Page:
Cornell College offers program to pay half of students’ federal loans up to $12,000
Cornell College is kicking off a new program to take a stand against college debt by committing to pay half of students’ federal loans–up to $12,000–at the time of their graduation.
This Debt Reduction Pledge will provide funding to 65 first-year students starting with those enrolling for the 2022-23 academic year. The only requirements to receive the funding are that students must graduate from Cornell in four years, live on campus, maintain good academic standing, and stay enrolled as a full-time student.
Cornell Vice President for Enrollment Management Wendy Beckemeyer, who has worked in higher education for 30 years, says this is unlike any program she’s seen before.
“We want Cornell to be a difference-maker in higher education, and run-of-the-mill programs aren’t providing the solutions to the current problems with access and affordability,” Beckemeyer said. “The Debt Reduction Pledge is one more thing we can do to help students access a quality education and reduce debt, so our graduates can take the next steps in life with fewer financial worries.”
Here’s how it works:
- If students take out $24,000 or more of federal loans, the college will pay up to $12,000.
- If students take out less than $24,000, the college will pay half of their final federal student loan bill.
- For example: At the time of graduation, the college would pay $4,000 for a student who has borrowed $8,000 in federal loans.
Director of Admission Drew Shradel says $12,000 is significant because it’s the maximum amount of federal loans students can borrow for their first two years.
“It’s an awesome way for students to attend college for two out of the four years, essentially debt-free,” Shradel said. “You’ll be able to focus on your studies and not have to worry about as much debt because the college is going to pick up half of your federal loans.”
Admitted students don’t need to fill out any additional complicated forms to take part in the program, just the FAFSA and a very simple Cornell form located on the website that shows their interest in the program with no detailed financial aid questions.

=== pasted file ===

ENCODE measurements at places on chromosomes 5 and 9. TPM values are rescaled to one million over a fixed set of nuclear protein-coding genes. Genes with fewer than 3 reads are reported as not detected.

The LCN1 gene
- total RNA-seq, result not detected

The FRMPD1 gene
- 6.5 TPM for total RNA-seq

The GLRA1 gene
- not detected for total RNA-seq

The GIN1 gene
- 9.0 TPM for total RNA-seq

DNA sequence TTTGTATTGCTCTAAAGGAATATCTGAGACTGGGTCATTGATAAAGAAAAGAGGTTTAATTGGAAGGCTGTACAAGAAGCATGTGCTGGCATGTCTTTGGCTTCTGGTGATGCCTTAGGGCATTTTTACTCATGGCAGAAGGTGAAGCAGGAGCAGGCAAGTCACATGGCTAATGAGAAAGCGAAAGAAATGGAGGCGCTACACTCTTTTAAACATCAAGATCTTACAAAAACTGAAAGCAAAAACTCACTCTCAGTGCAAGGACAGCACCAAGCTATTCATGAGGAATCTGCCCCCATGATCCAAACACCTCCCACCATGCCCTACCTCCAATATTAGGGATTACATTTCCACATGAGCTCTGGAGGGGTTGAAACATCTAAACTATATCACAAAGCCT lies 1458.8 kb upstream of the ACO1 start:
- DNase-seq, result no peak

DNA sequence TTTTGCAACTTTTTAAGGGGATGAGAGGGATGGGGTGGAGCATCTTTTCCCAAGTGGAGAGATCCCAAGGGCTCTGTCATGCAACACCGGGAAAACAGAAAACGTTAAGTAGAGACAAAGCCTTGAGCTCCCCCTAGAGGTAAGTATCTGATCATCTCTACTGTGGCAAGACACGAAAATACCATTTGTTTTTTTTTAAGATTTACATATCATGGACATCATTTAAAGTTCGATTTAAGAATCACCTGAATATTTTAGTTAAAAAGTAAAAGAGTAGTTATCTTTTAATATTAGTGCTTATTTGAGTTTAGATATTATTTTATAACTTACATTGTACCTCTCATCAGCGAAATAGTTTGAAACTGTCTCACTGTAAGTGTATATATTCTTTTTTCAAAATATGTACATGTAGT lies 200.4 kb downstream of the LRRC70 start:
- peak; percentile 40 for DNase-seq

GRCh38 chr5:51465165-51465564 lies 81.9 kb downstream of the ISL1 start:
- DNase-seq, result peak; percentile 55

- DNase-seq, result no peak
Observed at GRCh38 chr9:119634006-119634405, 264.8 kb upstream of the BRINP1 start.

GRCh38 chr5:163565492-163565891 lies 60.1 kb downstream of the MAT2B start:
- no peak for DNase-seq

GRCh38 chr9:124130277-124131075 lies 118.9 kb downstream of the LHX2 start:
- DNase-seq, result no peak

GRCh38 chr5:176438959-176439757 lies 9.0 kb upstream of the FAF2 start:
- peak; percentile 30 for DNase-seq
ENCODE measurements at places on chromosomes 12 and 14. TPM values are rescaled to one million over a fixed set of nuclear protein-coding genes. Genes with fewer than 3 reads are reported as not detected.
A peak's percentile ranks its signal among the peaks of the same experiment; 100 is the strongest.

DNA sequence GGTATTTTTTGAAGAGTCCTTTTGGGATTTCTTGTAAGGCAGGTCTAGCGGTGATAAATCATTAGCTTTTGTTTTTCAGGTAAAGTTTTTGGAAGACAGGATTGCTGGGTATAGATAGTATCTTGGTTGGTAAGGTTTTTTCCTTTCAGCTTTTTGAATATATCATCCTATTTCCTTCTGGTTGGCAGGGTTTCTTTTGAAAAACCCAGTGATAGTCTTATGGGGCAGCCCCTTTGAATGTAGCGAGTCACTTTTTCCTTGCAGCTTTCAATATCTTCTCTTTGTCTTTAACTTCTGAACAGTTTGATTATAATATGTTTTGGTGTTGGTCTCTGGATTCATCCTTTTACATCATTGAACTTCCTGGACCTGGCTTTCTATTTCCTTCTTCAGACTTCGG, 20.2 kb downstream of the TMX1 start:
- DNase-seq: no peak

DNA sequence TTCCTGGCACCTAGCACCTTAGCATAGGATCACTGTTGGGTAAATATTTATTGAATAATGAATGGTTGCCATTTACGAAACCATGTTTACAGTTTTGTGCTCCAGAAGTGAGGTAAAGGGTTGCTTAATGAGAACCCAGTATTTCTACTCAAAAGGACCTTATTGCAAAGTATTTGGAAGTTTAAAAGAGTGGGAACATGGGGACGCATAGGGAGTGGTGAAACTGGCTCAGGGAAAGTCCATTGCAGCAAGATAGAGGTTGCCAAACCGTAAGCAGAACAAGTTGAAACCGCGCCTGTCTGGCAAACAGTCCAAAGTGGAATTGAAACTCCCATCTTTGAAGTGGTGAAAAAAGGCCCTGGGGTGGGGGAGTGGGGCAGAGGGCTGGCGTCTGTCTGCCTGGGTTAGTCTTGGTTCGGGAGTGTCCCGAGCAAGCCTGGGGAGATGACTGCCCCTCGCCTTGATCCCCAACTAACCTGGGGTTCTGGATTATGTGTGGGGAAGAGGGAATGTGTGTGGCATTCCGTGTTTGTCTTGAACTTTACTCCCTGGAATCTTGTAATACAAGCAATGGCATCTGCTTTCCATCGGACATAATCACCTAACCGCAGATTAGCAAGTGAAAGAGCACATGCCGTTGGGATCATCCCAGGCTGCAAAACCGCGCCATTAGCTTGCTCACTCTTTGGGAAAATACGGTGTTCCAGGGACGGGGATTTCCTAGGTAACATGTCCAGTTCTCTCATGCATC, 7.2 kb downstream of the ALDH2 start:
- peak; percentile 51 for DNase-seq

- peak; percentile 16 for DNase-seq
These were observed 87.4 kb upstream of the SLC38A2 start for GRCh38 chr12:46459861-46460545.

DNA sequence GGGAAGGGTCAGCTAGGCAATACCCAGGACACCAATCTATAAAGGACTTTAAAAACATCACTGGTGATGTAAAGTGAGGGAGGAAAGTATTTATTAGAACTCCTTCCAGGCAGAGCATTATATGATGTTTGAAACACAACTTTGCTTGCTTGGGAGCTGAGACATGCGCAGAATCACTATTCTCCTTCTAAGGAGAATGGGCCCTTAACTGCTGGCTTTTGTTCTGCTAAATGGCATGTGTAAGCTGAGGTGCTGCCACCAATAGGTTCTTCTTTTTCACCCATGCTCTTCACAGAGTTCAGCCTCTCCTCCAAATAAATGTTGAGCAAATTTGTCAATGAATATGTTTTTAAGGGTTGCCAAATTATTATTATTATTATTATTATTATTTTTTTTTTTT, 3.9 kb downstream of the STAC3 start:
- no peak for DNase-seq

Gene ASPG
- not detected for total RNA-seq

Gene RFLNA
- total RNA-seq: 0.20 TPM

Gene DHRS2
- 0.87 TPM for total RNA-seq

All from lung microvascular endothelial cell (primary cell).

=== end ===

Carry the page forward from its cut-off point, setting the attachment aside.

The Debt Reduction Pledge works in conjunction with all of Cornell’s current financial assistance support and doesn’t impact any aid, scholarships, work-study, or other support students would receive in their financial aid package. The admission team will select the candidates for the program based on student achievement, student need (based on their FAFSA), and composition of the incoming class.
“With this pledge, it’s very rewarding to know that more people will have access to higher education,” Beckemeyer said. “Cornell’s Debt Reduction Pledge is going to impact their lives and the lives of others. Research shows if you have a college education you are more likely to give blood, volunteer, vote, and you are more likely to have kids that do well in school, do well in math, and go to college. This is an opportunity to make a significant difference.”
Cornell has prioritized the reduction of student debt and improving financial aid modeling during the creation of its latest strategic plan, which is why this new Debt Reduction Pledge, the Cornell College Freeway Scholarship, and the Cornell College Iowa Promise Scholarship are all new initiatives.
About Cornell College:
Cornell College is a liberal arts college of approximately 1,000 students in Mount Vernon, Iowa. Cornellians have been living, learning, and teaching on the block plan, One Course At A Time, since 1978. Each 18-day course can take students and professors off-campus and even out of the country due to the block’s flexibility, and students fully immerse themselves in their topic of study, taking field trips, diving into research, creating an art exhibit, or exploring issues in the local community. With students from 48 states and 18 foreign countries, as well as renowned faculty, speakers, and entertainers, Cornell offers the world from its campus.